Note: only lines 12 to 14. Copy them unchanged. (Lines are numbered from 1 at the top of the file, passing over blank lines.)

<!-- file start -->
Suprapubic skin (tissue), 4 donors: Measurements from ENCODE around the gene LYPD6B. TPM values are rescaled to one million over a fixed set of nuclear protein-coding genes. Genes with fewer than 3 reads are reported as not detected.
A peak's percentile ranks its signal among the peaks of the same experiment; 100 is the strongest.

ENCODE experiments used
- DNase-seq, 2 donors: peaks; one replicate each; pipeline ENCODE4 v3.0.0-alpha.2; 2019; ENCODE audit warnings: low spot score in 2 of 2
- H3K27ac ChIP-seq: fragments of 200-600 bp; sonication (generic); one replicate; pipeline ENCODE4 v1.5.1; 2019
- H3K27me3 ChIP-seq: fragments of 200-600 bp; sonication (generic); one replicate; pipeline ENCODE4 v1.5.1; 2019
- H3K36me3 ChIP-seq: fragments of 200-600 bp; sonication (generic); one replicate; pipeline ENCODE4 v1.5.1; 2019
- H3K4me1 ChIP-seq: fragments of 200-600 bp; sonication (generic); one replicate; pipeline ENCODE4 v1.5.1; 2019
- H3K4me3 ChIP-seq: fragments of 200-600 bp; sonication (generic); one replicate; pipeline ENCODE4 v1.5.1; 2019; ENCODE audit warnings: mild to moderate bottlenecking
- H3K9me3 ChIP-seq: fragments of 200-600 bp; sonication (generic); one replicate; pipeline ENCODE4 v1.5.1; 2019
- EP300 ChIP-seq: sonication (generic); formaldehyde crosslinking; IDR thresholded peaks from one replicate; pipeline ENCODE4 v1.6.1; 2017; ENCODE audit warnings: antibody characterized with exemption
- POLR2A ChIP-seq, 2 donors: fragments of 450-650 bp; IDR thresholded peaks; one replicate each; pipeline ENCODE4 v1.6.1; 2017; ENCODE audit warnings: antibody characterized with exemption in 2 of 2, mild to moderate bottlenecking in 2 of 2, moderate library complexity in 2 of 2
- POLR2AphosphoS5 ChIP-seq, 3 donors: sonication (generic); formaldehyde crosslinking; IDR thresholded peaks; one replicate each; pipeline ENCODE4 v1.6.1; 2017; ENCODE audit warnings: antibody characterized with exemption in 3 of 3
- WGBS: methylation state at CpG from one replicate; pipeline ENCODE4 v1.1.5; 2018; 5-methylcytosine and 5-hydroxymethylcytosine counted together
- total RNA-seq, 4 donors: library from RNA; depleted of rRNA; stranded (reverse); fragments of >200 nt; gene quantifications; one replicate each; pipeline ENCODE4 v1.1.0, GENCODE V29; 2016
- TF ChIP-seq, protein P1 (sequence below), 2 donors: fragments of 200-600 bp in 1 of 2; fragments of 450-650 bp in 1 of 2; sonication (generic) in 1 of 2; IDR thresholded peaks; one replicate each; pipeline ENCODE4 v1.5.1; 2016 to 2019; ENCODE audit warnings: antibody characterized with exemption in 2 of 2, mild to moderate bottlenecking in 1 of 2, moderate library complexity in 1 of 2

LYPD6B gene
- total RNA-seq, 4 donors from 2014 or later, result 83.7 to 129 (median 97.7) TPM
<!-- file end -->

- POLR2A ChIP-seq, 2 donors: fragments of 450-650 bp; IDR thresholded peaks; one replicate each; pipeline ENCODE4 v1.6.1; 2017; ENCODE audit warnings: antibody characterized with exemption in 2 of 2, mild to moderate bottlenecking in 2 of 2, moderate library complexity in 2 of 2
- POLR2AphosphoS5 ChIP-seq, 3 donors: sonication (generic); formaldehyde crosslinking; IDR thresholded peaks; one replicate each; pipeline ENCODE4 v1.6.1; 2017; ENCODE audit warnings: antibody characterized with exemption in 3 of 3
- WGBS: methylation state at CpG from one replicate; pipeline ENCODE4 v1.1.5; 2018; 5-methylcytosine and 5-hydroxymethylcytosine counted together